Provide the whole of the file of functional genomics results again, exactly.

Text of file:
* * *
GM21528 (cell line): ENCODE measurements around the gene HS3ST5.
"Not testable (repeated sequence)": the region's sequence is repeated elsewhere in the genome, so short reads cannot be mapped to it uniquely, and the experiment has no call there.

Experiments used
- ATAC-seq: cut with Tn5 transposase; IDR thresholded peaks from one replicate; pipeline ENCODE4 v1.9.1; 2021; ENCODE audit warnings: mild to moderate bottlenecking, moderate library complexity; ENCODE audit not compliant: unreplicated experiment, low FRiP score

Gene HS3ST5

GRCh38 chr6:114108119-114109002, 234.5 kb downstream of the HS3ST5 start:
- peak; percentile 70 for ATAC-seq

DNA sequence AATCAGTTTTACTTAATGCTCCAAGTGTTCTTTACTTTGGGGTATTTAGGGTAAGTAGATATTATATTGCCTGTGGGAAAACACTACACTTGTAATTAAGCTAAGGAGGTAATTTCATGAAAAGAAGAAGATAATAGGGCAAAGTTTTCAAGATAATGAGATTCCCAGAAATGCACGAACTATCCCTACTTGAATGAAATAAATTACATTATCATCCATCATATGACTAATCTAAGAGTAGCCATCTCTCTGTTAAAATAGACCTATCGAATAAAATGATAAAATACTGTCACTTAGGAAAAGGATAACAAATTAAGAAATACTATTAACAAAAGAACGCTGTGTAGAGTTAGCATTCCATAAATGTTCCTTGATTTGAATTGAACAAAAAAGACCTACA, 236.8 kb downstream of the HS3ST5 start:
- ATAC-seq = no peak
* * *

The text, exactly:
GM21528 (cell line): ENCODE measurements around the gene HS3ST5.
"Not testable (repeated sequence)": the region's sequence is repeated elsewhere in the genome, so short reads cannot be mapped to it uniquely, and the experiment has no call there.

Experiments used
- ATAC-seq: cut with Tn5 transposase; IDR thresholded peaks from one replicate; pipeline ENCODE4 v1.9.1; 2021; ENCODE audit warnings: mild to moderate bottlenecking, moderate library complexity; ENCODE audit not compliant: unreplicated experiment, low FRiP score

Gene HS3ST5

GRCh38 chr6:114108119-114109002, 234.5 kb downstream of the HS3ST5 start:
- peak; percentile 70 for ATAC-seq

DNA sequence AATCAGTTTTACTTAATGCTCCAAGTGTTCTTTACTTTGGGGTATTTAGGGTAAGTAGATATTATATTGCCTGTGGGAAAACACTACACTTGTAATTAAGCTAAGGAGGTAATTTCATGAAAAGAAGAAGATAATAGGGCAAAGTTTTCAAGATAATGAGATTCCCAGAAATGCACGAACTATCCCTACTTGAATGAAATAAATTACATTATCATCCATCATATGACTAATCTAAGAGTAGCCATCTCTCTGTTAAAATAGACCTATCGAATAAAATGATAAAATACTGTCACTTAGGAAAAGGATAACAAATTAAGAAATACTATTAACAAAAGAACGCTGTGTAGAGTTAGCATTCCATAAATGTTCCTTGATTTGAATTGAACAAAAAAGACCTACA, 236.8 kb downstream of the HS3ST5 start:
- ATAC-seq = no peak